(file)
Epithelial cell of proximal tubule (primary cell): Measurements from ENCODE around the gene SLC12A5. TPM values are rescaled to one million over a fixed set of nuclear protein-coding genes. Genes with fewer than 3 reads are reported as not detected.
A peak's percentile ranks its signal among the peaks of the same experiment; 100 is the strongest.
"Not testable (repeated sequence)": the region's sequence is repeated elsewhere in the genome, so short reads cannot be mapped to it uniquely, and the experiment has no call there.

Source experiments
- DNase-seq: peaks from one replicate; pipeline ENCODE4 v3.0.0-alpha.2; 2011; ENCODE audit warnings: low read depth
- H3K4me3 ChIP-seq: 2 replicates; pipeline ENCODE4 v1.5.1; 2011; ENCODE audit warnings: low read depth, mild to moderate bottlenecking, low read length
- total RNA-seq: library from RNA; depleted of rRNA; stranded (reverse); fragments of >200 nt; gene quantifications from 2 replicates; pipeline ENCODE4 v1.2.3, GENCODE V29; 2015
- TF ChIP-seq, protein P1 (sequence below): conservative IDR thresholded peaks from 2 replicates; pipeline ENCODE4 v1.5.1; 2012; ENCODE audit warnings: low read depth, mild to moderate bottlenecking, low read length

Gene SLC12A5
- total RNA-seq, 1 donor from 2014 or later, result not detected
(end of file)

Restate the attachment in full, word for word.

Epithelial cell of proximal tubule (primary cell): Measurements from ENCODE around the gene SLC12A5. TPM values are rescaled to one million over a fixed set of nuclear protein-coding genes. Genes with fewer than 3 reads are reported as not detected.
A peak's percentile ranks its signal among the peaks of the same experiment; 100 is the strongest.
"Not testable (repeated sequence)": the region's sequence is repeated elsewhere in the genome, so short reads cannot be mapped to it uniquely, and the experiment has no call there.

Source experiments
- DNase-seq: peaks from one replicate; pipeline ENCODE4 v3.0.0-alpha.2; 2011; ENCODE audit warnings: low read depth
- H3K4me3 ChIP-seq: 2 replicates; pipeline ENCODE4 v1.5.1; 2011; ENCODE audit warnings: low read depth, mild to moderate bottlenecking, low read length
- total RNA-seq: library from RNA; depleted of rRNA; stranded (reverse); fragments of >200 nt; gene quantifications from 2 replicates; pipeline ENCODE4 v1.2.3, GENCODE V29; 2015
- TF ChIP-seq, protein P1 (sequence below): conservative IDR thresholded peaks from 2 replicates; pipeline ENCODE4 v1.5.1; 2012; ENCODE audit warnings: low read depth, mild to moderate bottlenecking, low read length

Gene SLC12A5
- total RNA-seq, 1 donor from 2014 or later, result not detected